These lasers are considered non-ablative because they do not burn off the skin surface. Instead, they target the tissue under the skin surface and stimulate new collagen growth. There is little downtime with these lasers.
Until recently, African-Americans were not considered ideal candidates for laser scar removal, but times are changing. Certain lasers (such as fractionated infrared lasers) and radiofrequency devices such as Thermage may be helpful in treating acne scars among African-Americans. There is still little that lasers can do to treat keloid scars affecting this population.
Following the laser scar removal procedure, you are often advised to wash the treated area gently with a mild soap, pat it dry and apply an antibiotic ointment and a nonstick bandage. Your doctor may also prescribe an antibiotic to prevent infection.
Medicated creams can help the scar fade. A cool mask may also be recommended. You can take oral medication to treat any pain and discomfort. Let your doctor know immediately if the pain is unmanageable.
Your skin's regeneration process can begin as early as four days after treatment. Speed of regeneration depends on the type of laser used, individual skin characteristics and how well you follow your doctor's instructions. You can typically resume normal activities immediately after laser scar removal treatment. Your doctor will likely suggest a return visit for evaluation of the treated area six to eight weeks after treatment.
Complications and Risks of Laser Scar Removal
The most common side effect of laser scar removal is hyperpigmentation or hypopigmentation, both of which can be exacerbated by sun exposure. Infection or allergic reactions are also possible, and can be prevented or treated with medicated ointments, creams and oral antibiotics.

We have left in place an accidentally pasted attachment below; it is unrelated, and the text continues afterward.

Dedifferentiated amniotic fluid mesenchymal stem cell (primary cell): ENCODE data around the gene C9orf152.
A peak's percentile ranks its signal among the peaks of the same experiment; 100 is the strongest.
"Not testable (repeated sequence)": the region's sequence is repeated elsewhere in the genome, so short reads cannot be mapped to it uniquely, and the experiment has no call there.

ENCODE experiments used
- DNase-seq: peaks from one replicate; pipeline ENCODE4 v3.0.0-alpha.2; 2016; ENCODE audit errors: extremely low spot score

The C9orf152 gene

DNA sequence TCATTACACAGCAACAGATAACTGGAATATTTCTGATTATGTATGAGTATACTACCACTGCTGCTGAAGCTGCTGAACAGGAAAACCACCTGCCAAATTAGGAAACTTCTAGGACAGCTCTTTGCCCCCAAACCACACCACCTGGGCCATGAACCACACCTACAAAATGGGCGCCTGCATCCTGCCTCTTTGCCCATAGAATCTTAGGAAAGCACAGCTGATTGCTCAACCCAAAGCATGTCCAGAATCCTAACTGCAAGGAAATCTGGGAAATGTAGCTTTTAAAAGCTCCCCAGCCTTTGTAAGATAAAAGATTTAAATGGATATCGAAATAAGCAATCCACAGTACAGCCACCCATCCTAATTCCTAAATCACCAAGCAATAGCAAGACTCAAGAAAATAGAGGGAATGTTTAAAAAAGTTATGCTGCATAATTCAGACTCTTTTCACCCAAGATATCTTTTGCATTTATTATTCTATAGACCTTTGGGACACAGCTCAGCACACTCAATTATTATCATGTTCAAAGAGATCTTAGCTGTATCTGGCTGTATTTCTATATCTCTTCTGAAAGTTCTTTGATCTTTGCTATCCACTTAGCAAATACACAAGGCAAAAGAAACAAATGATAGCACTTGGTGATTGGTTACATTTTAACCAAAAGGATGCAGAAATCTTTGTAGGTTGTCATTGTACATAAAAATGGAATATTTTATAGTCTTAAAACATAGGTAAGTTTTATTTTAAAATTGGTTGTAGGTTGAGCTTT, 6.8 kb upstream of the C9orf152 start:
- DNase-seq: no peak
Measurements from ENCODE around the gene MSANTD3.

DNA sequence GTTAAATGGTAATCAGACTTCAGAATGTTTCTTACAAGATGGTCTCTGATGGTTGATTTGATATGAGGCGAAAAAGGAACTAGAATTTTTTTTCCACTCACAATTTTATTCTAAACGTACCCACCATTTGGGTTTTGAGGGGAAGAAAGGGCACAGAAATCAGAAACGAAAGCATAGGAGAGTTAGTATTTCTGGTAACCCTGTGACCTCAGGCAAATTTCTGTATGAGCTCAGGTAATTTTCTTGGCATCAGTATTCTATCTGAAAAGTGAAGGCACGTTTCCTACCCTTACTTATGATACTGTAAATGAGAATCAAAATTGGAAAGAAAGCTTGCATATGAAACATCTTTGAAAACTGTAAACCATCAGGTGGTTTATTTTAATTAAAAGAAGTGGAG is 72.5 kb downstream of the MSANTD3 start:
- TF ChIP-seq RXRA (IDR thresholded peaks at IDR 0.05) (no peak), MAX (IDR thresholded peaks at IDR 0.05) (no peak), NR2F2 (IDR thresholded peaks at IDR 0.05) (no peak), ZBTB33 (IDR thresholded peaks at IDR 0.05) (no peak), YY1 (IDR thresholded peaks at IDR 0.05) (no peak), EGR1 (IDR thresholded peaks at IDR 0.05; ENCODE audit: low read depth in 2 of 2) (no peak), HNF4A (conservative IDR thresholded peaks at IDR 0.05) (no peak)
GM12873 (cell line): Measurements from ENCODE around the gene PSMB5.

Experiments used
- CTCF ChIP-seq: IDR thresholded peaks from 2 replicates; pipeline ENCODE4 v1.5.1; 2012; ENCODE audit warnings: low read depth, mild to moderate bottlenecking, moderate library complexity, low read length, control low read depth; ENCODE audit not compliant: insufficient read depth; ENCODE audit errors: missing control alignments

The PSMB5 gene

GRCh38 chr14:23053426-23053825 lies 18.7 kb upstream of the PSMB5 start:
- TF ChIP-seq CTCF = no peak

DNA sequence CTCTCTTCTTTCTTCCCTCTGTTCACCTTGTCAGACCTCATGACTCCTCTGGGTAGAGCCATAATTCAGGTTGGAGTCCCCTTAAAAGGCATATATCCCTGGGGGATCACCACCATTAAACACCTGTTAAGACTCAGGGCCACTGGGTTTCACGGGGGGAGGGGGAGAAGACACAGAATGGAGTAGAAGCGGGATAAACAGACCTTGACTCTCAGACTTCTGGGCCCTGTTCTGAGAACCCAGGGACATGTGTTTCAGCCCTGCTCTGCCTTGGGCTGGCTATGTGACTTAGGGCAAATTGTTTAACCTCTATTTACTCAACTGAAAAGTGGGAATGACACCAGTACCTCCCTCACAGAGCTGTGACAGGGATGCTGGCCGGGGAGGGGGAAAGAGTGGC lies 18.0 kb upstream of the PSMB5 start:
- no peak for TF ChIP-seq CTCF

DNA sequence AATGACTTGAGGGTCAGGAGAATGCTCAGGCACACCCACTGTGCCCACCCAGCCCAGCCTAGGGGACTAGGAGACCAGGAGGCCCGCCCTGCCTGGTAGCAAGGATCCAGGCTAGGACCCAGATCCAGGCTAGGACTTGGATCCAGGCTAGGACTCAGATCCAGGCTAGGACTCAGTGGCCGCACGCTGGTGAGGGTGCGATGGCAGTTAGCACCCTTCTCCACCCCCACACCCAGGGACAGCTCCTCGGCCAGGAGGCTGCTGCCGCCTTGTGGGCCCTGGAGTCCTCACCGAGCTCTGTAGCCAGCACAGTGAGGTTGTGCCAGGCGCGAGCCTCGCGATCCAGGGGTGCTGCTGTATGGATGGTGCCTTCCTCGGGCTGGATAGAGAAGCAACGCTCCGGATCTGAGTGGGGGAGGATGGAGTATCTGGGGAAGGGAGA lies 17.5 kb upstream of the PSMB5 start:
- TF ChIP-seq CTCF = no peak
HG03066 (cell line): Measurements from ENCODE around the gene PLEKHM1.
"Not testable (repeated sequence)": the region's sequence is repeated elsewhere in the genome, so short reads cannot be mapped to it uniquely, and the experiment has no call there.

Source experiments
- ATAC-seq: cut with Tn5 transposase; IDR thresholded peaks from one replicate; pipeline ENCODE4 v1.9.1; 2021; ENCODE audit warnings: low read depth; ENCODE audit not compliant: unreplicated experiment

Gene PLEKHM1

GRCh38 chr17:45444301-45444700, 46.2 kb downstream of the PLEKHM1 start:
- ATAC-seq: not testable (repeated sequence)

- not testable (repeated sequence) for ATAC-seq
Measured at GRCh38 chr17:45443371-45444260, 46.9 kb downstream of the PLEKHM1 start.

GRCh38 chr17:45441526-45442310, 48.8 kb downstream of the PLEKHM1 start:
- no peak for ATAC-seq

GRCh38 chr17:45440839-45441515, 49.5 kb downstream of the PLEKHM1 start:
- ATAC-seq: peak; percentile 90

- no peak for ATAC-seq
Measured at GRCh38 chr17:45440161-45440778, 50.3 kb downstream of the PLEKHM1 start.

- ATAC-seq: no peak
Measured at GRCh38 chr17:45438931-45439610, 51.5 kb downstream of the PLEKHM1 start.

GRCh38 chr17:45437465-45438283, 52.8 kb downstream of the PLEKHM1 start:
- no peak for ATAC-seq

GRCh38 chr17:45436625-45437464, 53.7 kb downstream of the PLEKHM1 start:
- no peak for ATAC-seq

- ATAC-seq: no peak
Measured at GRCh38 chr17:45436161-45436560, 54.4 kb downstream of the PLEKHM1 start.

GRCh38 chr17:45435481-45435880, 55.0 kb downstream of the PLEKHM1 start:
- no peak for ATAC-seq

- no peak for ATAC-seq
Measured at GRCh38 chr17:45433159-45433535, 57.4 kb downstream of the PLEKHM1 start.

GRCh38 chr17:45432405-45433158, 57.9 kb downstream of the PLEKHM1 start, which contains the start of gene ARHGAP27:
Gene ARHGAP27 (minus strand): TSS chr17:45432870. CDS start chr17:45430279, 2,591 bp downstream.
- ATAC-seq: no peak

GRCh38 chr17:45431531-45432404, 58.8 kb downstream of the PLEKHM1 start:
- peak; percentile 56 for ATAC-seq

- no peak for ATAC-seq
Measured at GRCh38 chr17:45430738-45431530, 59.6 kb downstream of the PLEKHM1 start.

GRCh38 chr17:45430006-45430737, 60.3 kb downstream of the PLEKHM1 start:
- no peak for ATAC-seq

The Cost of Laser Scar Removal
The cost of laser scar removal is determined according to anesthesia fees, facility fees and physician fees. Since laser scar removal is often performed during a chemical peel or other procedure, anesthesia and facility fees can be combined.
Because of the wide range of scar issues, the potential for repeated treatments per scar, and combination of treatments that may be necessary, there is no way to estimate cost before you consult a surgeon. Ask your doctor for a cost estimate after your examination.
Purely cosmetic procedures, however, are not covered by insurance. If the cost is too much to pay at once, ask your surgeon about monthly payments.
- Chemical peel
- Surgeons discuss lasers and techniques used in laser skin procedures
About the Reviewer of This Article
Mitchel P. Goldman, MD, is certified by the American Board of Dermatology and is a Fellow of the American Society for Dermatologic Surgery, the American Society of Laser Medicine and Surgery and the American Academy of Cosmetic Surgery. His practice focuses on injectable fillers and Botox, phlebology (the study of veins), laser surgery and liposuction. Dr. Goldman received his medical degree from Stanford University School of Medicine and dermatology specialty training at the University of California, Los Angeles. He maintains hospital staff privileges at Scripps Hospital and the VA Medical Center, both in La Jolla, California, where he practices, and is a volunteer clinical professor of dermatology/medicine at the University of California, San Diego. He is an associate editor of Dermatologic Surgery and The Journal of Cosmetic Dermatology and has authored more than 300 medical articles and 21 medical textbooks on cosmetic surgery.